Baby Baths Mean More than Getting Clean
Sometimes a company’s marketing department gets it right. A commercial for a baby soap that is currently running on network TV does a better job demonstrating why parents should engage with their infants than any lecture I’ve ever attended.
All you see is a charming 3-month-old little girl being caressed and bathed by a mother’s hands. The baby wrinkles up her little nose and eyes and smiles an absolutely angelic smile while surrounded by bubbles.
The voice-over is almost hypnotic. “In just this one moment, your baby is getting even more than clean. You are nurturing her mind and helping her development.” They are absolutely right.
When a client told me that he would only be able to relate to his newborn when she could talk, I got worried. Apparently he hadn’t been watching the baby soap ad. She needs him now.
Babies are not, as my client believed, little blobs of neediness who just have to be fed, cleaned up and kept quiet by being plopped in front of a TV until they can carry on a semi-adult conversation. No. They are little social and behavioral sponges. By watching and experiencing give and take with the people who raise them, they learn language, nonverbal cues and social rules. In fact, it is only by interacting with other humans that they learn how to be fully human.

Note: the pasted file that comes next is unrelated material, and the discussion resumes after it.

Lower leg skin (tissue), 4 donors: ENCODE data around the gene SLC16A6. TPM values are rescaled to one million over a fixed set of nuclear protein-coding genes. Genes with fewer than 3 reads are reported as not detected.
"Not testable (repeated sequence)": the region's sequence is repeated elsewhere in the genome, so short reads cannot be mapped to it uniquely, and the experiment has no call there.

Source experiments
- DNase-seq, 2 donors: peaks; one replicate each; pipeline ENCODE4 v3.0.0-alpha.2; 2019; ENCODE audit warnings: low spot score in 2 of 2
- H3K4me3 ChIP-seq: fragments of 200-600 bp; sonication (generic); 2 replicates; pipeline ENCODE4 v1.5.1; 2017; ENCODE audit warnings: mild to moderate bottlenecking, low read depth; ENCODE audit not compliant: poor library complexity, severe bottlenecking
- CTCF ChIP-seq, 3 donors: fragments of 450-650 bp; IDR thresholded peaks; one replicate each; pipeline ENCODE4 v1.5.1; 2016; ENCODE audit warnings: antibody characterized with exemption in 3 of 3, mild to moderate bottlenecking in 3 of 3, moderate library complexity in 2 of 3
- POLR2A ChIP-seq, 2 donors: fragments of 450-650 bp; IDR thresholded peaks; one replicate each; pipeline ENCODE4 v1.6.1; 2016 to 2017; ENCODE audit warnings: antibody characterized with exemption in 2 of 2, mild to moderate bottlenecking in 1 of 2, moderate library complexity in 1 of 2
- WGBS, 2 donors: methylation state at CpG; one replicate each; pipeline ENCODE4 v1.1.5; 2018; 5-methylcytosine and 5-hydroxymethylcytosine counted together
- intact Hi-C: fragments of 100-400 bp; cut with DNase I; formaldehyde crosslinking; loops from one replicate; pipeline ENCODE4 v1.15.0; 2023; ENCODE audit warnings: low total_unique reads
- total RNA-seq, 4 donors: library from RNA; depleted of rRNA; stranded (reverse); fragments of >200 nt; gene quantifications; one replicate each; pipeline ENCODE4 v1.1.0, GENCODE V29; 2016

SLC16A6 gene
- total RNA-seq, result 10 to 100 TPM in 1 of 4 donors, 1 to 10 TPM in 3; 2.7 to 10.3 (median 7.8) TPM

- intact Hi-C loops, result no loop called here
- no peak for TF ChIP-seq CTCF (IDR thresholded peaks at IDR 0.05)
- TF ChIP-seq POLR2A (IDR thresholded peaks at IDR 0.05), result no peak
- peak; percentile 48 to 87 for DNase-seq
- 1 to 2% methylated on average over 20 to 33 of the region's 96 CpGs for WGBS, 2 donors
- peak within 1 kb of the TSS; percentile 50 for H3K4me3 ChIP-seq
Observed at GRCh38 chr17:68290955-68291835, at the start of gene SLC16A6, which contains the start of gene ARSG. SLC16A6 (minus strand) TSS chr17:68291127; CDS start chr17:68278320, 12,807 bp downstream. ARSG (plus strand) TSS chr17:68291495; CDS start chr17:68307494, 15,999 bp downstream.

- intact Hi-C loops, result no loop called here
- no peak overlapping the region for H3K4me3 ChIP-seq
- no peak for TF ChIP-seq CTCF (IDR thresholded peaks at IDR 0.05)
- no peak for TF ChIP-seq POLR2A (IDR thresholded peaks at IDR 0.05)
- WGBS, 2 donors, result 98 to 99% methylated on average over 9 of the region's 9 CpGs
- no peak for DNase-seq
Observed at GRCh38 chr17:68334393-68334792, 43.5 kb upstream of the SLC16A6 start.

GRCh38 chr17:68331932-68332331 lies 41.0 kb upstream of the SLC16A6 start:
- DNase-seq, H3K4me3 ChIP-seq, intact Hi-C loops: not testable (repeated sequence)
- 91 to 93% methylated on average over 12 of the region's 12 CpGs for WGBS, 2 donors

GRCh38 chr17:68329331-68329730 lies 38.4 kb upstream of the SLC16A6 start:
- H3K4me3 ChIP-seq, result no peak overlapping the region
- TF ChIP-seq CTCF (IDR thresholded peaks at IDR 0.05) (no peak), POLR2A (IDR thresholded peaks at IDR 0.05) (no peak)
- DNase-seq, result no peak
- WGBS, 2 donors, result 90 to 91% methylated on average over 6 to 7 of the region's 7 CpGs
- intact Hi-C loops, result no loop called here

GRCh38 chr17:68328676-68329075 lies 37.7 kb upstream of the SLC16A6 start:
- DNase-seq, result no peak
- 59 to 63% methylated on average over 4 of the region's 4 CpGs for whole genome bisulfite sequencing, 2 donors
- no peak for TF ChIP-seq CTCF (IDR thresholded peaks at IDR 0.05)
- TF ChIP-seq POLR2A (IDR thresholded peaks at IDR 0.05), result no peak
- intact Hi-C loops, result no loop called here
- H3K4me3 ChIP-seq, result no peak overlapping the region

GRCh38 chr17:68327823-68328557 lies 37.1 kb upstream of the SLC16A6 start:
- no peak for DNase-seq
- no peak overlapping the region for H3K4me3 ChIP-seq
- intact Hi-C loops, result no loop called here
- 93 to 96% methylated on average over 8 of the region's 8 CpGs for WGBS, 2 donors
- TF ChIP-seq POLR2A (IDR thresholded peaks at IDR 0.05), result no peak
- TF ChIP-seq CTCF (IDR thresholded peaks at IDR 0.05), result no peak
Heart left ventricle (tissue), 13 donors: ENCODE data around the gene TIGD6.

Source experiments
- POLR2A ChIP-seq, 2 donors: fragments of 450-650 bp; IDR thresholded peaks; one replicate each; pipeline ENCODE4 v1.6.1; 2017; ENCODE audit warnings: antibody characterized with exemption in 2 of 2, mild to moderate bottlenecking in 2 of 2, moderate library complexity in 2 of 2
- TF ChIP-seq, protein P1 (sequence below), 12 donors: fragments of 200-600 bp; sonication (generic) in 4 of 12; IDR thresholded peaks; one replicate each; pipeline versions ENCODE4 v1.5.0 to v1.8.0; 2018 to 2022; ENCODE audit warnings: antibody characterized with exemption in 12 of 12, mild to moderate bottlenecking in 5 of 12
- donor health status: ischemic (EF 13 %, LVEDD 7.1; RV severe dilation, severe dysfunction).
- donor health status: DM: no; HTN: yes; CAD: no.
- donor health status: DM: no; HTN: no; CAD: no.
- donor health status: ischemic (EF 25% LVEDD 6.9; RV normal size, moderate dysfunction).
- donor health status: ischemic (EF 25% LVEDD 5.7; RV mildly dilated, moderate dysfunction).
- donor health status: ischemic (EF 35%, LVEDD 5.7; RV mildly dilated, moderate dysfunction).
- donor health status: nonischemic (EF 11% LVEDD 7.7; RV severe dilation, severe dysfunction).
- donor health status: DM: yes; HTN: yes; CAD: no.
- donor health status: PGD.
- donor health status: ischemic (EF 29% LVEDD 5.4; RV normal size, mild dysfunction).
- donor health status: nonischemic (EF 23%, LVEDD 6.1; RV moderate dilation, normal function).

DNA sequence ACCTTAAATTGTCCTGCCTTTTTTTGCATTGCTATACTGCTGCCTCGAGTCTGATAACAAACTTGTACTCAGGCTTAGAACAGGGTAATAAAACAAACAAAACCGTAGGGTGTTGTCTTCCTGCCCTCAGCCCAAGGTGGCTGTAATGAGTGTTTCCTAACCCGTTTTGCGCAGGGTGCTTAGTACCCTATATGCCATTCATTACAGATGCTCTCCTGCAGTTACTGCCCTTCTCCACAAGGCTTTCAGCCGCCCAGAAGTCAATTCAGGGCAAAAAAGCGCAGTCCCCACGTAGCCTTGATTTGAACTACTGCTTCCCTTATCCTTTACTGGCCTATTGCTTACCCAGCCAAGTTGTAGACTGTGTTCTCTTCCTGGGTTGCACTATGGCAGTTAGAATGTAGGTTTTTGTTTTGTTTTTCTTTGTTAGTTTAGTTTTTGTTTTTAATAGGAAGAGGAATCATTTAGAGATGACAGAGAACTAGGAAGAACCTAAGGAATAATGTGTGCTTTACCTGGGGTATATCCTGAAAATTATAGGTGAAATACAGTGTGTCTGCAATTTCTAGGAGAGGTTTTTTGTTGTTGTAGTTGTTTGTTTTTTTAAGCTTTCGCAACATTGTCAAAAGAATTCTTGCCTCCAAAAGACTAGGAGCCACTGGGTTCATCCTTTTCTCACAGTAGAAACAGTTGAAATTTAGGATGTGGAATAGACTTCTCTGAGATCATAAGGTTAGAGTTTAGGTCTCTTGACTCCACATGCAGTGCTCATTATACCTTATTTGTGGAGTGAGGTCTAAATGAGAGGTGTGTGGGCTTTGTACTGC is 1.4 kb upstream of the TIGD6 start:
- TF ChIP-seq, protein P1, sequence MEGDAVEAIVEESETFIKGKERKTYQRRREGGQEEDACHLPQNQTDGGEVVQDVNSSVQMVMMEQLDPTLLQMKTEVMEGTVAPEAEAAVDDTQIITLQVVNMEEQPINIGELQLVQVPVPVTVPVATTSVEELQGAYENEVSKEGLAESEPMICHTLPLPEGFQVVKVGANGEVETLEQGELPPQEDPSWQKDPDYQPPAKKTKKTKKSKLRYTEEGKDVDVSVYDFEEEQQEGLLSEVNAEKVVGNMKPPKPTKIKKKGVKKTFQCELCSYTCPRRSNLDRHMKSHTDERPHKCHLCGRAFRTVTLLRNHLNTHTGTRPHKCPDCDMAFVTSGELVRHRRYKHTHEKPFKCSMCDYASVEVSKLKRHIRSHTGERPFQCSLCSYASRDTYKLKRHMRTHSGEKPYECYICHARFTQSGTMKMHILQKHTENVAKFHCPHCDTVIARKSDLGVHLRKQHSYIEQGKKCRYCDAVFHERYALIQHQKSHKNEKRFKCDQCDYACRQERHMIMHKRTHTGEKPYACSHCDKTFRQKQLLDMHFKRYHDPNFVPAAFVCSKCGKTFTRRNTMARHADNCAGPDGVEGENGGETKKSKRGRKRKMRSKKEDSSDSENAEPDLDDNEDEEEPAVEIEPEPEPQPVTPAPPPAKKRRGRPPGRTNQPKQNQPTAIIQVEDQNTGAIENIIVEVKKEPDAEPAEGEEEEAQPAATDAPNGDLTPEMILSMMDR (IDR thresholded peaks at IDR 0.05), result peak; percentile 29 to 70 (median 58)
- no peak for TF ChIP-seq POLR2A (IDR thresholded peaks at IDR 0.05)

Researchers have determined that children’s early experiences with those who care for them affect the development of their brain’s very architecture, creating the foundation for every dimension of learning throughout the rest of life. How we parent our children in those early years has a long-range effect on everything from future success in school and on the job to how happy they will be in their own marriages and families someday.
How can we make sure our children have the brightest possible future? Thinking about the responsibility we have to our kids can be daunting. But nature has done well making the job as rewarding for us as it is essential for them. When we connect, really connect, with our babies, we have the opportunity to take time out from the stresses of life and to participate in the give and take of pure love.
Fortunately my client was an interested learner. When he realized he had often had full “conversations” with his much loved (and non-talking) dog, he was open to reconsidering his notions about how to relate to his child. Over the next few weeks we went over these basic principles. Over the next few weeks, he was surprised and delighted with his new connection with his infant daughter.
Here are some tips for connecting with your baby:
- Take your time when spending time with your baby.
A good beginning is in that soap ad. Bathing a baby isn’t just about getting him clean. It’s an opportunity to stimulate all of his senses through loving touch. While you slowly massage and caress and play, his little brain is making important connections. As he gets used to how it feels to be slid into warm water, how you touch him, and the sound of your voice, he will gradually look into your eyes for longer and longer moments. Those moments of connection are deeply satisfying for you both.